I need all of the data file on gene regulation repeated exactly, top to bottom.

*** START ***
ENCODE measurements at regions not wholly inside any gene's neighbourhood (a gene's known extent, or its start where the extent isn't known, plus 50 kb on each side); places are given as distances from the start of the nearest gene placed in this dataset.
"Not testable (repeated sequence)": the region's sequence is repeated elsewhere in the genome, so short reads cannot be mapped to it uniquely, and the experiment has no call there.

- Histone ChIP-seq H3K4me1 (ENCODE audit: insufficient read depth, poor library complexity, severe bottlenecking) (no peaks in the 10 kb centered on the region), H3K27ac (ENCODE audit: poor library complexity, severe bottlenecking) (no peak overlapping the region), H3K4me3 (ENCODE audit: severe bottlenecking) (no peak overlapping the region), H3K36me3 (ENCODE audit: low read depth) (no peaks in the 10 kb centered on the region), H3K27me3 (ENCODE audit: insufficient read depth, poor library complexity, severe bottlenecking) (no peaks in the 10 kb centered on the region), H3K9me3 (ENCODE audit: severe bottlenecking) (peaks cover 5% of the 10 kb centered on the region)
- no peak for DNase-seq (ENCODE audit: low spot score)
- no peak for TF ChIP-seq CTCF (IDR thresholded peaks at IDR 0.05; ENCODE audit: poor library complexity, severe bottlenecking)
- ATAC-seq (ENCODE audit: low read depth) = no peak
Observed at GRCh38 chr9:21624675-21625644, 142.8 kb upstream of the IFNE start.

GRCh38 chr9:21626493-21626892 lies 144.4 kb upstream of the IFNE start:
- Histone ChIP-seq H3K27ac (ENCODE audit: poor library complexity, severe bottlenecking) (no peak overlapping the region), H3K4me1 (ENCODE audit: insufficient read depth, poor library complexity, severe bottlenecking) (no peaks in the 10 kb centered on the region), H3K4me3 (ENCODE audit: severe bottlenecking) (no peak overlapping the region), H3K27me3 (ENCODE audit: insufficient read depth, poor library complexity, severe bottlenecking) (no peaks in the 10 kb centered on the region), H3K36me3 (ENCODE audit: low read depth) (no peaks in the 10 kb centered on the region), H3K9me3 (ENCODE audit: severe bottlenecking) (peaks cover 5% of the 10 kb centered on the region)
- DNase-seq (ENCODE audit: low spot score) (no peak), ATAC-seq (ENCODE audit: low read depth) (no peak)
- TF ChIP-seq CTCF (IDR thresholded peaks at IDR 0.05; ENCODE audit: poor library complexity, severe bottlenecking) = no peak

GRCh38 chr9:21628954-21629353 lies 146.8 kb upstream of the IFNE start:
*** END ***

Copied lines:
ENCODE measurements at regions not wholly inside any gene's neighbourhood (a gene's known extent, or its start where the extent isn't known, plus 50 kb on each side); places are given as distances from the start of the nearest gene placed in this dataset.
"Not testable (repeated sequence)": the region's sequence is repeated elsewhere in the genome, so short reads cannot be mapped to it uniquely, and the experiment has no call there.

- Histone ChIP-seq H3K4me1 (ENCODE audit: insufficient read depth, poor library complexity, severe bottlenecking) (no peaks in the 10 kb centered on the region), H3K27ac (ENCODE audit: poor library complexity, severe bottlenecking) (no peak overlapping the region), H3K4me3 (ENCODE audit: severe bottlenecking) (no peak overlapping the region), H3K36me3 (ENCODE audit: low read depth) (no peaks in the 10 kb centered on the region), H3K27me3 (ENCODE audit: insufficient read depth, poor library complexity, severe bottlenecking) (no peaks in the 10 kb centered on the region), H3K9me3 (ENCODE audit: severe bottlenecking) (peaks cover 5% of the 10 kb centered on the region)
- no peak for DNase-seq (ENCODE audit: low spot score)
- no peak for TF ChIP-seq CTCF (IDR thresholded peaks at IDR 0.05; ENCODE audit: poor library complexity, severe bottlenecking)
- ATAC-seq (ENCODE audit: low read depth) = no peak
Observed at GRCh38 chr9:21624675-21625644, 142.8 kb upstream of the IFNE start.

GRCh38 chr9:21626493-21626892 lies 144.4 kb upstream of the IFNE start:
- Histone ChIP-seq H3K27ac (ENCODE audit: poor library complexity, severe bottlenecking) (no peak overlapping the region), H3K4me1 (ENCODE audit: insufficient read depth, poor library complexity, severe bottlenecking) (no peaks in the 10 kb centered on the region), H3K4me3 (ENCODE audit: severe bottlenecking) (no peak overlapping the region), H3K27me3 (ENCODE audit: insufficient read depth, poor library complexity, severe bottlenecking) (no peaks in the 10 kb centered on the region), H3K36me3 (ENCODE audit: low read depth) (no peaks in the 10 kb centered on the region), H3K9me3 (ENCODE audit: severe bottlenecking) (peaks cover 5% of the 10 kb centered on the region)
- DNase-seq (ENCODE audit: low spot score) (no peak), ATAC-seq (ENCODE audit: low read depth) (no peak)
- TF ChIP-seq CTCF (IDR thresholded peaks at IDR 0.05; ENCODE audit: poor library complexity, severe bottlenecking) = no peak

GRCh38 chr9:21628954-21629353 lies 146.8 kb upstream of the IFNE start: